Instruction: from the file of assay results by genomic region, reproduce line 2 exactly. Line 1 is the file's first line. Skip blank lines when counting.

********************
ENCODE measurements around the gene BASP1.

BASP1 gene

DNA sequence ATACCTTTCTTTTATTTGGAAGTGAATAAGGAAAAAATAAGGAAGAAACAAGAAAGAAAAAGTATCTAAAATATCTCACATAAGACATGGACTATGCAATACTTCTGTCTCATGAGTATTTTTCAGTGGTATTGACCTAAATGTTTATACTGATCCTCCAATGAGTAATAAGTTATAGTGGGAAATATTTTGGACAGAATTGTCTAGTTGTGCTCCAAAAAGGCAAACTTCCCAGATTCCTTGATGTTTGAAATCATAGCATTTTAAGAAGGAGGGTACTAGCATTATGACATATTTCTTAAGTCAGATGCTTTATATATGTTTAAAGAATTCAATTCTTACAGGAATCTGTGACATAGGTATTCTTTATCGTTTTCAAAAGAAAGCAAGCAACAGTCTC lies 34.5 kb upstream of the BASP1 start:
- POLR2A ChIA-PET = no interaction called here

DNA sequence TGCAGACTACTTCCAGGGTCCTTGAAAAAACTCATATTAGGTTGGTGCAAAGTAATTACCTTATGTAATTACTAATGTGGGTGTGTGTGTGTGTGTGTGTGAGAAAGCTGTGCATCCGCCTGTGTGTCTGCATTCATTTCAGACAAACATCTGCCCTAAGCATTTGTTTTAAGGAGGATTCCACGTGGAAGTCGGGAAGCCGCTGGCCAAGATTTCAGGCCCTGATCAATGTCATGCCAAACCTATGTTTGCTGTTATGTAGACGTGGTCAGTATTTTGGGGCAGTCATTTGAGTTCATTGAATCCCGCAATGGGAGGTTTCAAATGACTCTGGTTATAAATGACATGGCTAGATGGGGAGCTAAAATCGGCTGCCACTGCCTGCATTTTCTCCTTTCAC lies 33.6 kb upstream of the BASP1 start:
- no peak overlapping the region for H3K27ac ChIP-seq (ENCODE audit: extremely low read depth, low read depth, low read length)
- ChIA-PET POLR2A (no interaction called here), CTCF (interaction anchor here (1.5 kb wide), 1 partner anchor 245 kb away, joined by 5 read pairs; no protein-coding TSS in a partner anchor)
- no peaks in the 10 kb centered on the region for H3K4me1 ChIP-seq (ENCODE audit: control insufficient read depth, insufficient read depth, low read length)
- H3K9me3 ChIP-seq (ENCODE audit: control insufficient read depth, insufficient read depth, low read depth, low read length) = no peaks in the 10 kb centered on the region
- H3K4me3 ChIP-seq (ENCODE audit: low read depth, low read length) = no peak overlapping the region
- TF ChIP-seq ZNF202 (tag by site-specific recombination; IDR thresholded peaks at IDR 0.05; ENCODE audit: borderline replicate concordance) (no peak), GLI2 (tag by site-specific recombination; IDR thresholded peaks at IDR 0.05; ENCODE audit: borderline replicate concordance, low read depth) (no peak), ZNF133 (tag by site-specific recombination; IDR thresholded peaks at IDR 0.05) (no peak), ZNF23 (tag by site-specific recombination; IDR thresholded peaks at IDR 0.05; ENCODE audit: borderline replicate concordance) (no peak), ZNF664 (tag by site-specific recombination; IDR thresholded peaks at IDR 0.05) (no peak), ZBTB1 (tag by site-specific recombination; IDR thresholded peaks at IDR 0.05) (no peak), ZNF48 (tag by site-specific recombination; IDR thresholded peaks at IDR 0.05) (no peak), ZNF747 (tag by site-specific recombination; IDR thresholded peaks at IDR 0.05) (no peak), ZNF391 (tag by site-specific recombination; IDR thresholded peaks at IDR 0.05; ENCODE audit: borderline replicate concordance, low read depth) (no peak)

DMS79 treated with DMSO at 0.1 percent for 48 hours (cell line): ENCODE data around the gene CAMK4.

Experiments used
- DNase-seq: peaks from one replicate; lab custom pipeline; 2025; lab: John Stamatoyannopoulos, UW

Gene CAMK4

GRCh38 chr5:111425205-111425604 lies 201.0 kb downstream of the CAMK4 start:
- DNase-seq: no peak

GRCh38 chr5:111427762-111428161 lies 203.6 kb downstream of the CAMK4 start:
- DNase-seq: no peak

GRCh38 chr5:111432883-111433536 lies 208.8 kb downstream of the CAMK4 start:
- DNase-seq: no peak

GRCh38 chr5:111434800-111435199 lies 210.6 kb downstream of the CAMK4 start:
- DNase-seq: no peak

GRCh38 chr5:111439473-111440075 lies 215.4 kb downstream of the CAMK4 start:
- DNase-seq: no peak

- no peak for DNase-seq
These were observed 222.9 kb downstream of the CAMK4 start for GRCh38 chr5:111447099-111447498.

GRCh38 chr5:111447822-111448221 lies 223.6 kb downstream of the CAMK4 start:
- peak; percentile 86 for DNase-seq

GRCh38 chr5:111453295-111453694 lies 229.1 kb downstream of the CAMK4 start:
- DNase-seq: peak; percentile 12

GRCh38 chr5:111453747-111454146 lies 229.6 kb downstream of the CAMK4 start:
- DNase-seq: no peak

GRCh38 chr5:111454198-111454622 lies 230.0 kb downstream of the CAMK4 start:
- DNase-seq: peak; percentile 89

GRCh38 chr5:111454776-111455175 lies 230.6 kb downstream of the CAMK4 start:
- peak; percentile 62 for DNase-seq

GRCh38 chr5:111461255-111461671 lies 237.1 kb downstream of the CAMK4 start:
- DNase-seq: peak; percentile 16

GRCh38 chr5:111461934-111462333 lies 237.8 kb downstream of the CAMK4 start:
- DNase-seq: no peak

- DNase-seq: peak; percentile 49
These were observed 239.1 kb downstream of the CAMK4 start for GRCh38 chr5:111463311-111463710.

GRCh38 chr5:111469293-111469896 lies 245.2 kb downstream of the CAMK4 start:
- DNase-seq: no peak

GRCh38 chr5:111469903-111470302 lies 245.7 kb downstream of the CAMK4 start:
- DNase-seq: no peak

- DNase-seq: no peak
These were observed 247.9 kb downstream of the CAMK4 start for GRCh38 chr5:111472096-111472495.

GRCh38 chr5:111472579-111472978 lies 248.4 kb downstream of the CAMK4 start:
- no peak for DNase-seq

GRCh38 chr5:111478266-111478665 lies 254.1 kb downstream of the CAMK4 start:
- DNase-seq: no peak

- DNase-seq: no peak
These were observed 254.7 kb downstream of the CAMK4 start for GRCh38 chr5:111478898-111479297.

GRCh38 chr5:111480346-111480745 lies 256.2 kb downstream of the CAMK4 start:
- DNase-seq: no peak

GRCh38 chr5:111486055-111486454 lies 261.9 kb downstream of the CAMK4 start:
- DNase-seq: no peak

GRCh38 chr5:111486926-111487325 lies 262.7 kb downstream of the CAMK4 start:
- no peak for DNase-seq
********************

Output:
BASP1 gene